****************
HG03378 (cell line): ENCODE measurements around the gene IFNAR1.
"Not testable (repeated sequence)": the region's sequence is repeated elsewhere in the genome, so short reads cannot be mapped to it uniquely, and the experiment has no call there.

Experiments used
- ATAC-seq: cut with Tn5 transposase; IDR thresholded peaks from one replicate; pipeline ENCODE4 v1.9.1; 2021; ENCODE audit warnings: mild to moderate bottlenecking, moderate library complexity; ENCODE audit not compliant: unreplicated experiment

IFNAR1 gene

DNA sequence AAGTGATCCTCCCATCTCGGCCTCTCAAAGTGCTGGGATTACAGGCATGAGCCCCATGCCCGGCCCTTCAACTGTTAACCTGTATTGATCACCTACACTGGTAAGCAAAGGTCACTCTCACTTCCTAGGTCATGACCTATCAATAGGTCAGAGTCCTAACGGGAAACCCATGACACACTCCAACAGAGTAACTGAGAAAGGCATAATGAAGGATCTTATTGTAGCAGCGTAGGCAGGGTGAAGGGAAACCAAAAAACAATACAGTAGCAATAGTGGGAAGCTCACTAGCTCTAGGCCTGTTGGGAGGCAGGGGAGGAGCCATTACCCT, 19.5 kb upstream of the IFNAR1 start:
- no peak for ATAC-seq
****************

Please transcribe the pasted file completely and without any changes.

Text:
HG03378 (cell line): ENCODE measurements around the gene IFNAR1.
"Not testable (repeated sequence)": the region's sequence is repeated elsewhere in the genome, so short reads cannot be mapped to it uniquely, and the experiment has no call there.

Experiments used
- ATAC-seq: cut with Tn5 transposase; IDR thresholded peaks from one replicate; pipeline ENCODE4 v1.9.1; 2021; ENCODE audit warnings: mild to moderate bottlenecking, moderate library complexity; ENCODE audit not compliant: unreplicated experiment

IFNAR1 gene

DNA sequence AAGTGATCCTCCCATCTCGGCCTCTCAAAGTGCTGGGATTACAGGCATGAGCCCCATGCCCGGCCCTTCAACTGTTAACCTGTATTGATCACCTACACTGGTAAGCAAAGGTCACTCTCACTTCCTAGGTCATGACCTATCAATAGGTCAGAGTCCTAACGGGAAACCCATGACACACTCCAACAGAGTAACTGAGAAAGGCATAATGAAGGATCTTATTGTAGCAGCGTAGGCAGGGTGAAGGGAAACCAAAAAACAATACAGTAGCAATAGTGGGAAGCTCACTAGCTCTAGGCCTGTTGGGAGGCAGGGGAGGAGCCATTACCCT, 19.5 kb upstream of the IFNAR1 start:
- no peak for ATAC-seq